By NIGEL DUARA
PORTLAND, Ore. (AP) -- All five congressional incumbents from Oregon have held onto their seats, some of them fighting off the same opponents they faced two years ago.
Democrat Kurt Schrader was in a race anticipated to be the state's closest but easily fought off Republican Fred Thompson in the swing 5th Congressional District.
Democrat Peter DeFazio, Oregon's longest-tenured congressman, defeated Republican Art Robinson in the timber-dependent 4th Congressional District.
Suzanne Bonamici, a Democrat, won her first full term in office after a special election in January to replace former Rep. David Wu in the 1st Congressional District. She defeated Republican Delinda Morgan Tuesday.
In Oregon's sprawling 2nd district, Republican Greg Walden defeated Democratic challenger Joyce Segers. Incumbent Democrat Earl Blumenauer held onto his seat in the 3rd district.
A retired Army sergeant, Thompson was president and chief executive of a company that converted agricultural waste into building materials. Schrader, a veterinarian, has joined with the Blue Dog Coalition of fiscally-conservative Democrats.
It was the second time Robinson had challenged DeFazio, who was first elected to the U.S. House in 1986.
Robinson pledged to cut taxes, increase border security and build new power plants. He lost to DeFazio in 2010 by a wide margin but enjoyed financial support from tea party advocates, people who deny human involvement in climate change and home-schooling advocates.
In her brief time in office, Bonamici has focused on supporting education and issues that affect high-tech companies. She also introduced legislation to help deal with debris from the Japanese earthquake and tsunami that's washing up along the coast.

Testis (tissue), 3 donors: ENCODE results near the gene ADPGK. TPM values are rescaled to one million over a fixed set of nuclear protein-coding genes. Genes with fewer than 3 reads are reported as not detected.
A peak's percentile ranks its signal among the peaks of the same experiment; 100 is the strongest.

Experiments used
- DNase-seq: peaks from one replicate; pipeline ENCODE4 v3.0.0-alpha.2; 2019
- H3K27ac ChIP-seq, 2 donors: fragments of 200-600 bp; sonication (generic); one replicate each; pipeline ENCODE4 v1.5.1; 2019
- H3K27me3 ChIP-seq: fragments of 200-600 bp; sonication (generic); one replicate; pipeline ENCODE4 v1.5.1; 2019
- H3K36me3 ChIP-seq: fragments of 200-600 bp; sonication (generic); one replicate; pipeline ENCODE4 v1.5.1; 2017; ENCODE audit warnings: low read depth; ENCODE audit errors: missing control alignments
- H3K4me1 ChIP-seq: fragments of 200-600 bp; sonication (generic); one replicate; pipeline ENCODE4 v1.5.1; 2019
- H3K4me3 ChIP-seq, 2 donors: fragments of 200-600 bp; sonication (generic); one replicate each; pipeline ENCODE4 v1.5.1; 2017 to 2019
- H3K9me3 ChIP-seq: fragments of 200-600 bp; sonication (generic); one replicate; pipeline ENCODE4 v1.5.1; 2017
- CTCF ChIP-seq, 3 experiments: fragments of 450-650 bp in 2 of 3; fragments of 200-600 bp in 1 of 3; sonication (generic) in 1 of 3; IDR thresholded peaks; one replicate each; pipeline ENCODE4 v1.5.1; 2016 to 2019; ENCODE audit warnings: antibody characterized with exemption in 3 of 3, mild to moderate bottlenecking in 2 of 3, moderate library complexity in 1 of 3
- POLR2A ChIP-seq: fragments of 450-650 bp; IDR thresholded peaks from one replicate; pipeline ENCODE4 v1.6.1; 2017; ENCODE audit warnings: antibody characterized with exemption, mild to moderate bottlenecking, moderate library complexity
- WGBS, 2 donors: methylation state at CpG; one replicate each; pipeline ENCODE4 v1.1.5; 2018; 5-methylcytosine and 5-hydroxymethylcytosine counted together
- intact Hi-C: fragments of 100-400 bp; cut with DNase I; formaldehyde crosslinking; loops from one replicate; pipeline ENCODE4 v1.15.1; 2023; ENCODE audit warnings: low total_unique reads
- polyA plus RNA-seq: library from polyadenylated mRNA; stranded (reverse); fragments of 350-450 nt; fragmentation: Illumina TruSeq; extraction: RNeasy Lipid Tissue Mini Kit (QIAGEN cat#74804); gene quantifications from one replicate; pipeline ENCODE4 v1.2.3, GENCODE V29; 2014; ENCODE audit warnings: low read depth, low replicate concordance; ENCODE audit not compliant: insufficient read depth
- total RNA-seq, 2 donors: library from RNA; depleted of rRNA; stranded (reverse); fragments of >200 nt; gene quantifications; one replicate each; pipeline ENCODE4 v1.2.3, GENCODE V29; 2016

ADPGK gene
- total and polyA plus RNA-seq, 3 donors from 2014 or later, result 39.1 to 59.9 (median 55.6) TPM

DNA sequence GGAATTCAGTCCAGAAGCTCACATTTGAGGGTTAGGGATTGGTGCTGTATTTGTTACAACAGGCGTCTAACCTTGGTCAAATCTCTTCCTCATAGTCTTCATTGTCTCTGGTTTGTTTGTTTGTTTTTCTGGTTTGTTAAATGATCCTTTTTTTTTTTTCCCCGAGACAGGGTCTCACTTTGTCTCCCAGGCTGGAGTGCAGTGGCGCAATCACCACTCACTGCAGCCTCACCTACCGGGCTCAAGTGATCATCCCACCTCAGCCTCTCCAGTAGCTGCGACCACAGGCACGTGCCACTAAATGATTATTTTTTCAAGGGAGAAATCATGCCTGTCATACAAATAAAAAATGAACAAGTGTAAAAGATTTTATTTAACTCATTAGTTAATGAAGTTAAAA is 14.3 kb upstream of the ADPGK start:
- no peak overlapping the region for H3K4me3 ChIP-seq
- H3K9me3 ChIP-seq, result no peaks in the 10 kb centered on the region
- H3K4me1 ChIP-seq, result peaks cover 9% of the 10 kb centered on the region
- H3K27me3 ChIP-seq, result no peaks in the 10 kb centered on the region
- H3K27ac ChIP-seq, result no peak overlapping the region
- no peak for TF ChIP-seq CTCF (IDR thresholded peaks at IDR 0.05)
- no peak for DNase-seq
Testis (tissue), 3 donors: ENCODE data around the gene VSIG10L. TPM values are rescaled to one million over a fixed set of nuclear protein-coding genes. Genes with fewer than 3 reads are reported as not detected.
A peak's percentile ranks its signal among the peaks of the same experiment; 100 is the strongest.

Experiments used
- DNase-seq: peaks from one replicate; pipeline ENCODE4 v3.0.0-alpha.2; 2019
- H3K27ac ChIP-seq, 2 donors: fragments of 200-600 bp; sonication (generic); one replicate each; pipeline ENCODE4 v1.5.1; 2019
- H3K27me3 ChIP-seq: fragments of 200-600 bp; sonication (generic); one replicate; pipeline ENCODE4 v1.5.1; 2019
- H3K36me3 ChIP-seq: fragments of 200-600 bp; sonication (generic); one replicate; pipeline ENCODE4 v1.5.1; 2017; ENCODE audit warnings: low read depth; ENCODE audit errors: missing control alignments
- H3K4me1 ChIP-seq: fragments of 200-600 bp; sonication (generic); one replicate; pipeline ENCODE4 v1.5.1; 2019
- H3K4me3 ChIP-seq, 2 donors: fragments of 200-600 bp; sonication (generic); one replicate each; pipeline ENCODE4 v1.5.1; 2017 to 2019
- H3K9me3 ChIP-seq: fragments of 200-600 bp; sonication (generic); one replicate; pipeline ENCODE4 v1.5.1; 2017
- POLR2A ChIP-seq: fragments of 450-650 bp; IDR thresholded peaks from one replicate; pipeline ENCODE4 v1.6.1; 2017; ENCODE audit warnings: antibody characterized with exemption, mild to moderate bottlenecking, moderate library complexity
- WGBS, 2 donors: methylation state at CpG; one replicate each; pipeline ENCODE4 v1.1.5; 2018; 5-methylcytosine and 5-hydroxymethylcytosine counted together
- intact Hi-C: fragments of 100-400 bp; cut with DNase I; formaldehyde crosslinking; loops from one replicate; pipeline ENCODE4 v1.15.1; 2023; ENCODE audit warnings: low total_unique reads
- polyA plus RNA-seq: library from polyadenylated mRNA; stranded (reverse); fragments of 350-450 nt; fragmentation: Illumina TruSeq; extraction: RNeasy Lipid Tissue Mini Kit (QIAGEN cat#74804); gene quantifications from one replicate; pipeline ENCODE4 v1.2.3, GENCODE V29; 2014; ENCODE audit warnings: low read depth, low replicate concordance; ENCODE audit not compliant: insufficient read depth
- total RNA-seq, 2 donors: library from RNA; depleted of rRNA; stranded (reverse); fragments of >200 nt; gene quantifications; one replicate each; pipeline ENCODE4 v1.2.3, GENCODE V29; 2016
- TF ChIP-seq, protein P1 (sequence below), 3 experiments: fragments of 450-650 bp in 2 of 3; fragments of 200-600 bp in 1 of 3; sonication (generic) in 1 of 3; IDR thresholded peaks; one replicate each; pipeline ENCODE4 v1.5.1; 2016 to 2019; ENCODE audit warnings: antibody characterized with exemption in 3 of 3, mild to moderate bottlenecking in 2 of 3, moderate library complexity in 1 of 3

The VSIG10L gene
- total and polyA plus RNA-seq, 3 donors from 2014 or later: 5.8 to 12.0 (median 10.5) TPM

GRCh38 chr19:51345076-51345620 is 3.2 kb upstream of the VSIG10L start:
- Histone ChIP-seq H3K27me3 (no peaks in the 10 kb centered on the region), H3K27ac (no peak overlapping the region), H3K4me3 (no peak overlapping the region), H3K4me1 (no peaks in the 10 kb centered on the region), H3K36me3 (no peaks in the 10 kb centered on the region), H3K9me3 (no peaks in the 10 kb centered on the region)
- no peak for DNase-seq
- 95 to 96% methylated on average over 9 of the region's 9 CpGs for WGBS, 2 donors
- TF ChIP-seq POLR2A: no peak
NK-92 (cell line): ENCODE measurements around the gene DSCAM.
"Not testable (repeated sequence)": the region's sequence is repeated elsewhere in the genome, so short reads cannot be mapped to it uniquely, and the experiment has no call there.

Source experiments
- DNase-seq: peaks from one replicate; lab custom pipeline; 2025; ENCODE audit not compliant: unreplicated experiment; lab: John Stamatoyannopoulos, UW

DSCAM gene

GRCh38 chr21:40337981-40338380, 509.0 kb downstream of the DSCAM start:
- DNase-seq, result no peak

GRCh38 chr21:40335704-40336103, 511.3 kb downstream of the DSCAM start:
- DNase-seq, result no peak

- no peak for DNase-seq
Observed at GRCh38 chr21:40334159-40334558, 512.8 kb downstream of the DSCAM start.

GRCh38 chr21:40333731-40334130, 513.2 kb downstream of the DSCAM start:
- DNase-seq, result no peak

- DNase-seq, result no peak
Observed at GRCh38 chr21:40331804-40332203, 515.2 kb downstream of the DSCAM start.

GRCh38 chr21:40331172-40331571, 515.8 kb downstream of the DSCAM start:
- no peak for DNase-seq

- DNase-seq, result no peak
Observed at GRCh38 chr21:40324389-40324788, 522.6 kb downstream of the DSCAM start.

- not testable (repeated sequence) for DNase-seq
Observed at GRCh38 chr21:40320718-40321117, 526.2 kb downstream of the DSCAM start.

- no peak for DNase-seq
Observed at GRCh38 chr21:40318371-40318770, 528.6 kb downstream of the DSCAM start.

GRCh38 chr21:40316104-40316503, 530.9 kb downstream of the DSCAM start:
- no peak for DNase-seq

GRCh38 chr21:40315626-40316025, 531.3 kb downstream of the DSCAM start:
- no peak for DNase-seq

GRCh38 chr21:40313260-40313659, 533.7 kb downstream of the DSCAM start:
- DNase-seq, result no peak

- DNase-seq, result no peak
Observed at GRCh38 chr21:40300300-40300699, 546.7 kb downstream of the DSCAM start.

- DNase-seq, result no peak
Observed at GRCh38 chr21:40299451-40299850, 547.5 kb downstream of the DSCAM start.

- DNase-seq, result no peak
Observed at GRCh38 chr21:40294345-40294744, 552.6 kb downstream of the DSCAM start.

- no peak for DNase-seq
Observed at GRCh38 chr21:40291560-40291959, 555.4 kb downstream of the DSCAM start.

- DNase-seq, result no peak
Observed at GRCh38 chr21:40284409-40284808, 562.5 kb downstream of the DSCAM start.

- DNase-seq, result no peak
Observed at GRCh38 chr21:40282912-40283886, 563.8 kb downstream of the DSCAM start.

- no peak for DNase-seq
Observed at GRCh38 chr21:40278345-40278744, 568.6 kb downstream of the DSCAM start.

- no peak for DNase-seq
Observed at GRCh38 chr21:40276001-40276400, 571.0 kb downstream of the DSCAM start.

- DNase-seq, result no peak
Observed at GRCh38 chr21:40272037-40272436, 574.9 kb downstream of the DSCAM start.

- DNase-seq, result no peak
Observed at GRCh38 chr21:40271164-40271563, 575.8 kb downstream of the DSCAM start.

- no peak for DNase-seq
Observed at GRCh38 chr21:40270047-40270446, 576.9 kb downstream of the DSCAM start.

Bonamici's opponent, Morgan, is a former heavy equipment operator who owns a vineyard with her husband. Morgan said she would be an advocate for small business owners by cutting regulations and getting rid of President Barack Obama's health care law.
Walden is the only Republican in Oregon's congressional delegation. First elected in 1998, Walden has risen to become chairman of the Communications and Technology Subcommittee and vice chairman of the House Republican Campaign Committee. His opponent, Segers, campaigned to improve education, keep Social Security sound and reduce the role of money in politics.
Republican Ronald Green and Progressive candidate Woody Broadnax challenged Blumenauer in the 3rd Congressional District, which encompasses eastern Clackamas County and almost all of Multnomah County.
Blumenauer was first elected in 1996. Transit has been a key issue for him in Congress, and he is a member of the powerful Ways and Means Committee.
Green is a TriMet bus operator who opposes offshoring and outsourcing while seeking a tariff policy to protect American jobs.
Broadnax campaigned to combat poverty and provide free universal health care for children.
Copyright 2012 The Associated Press.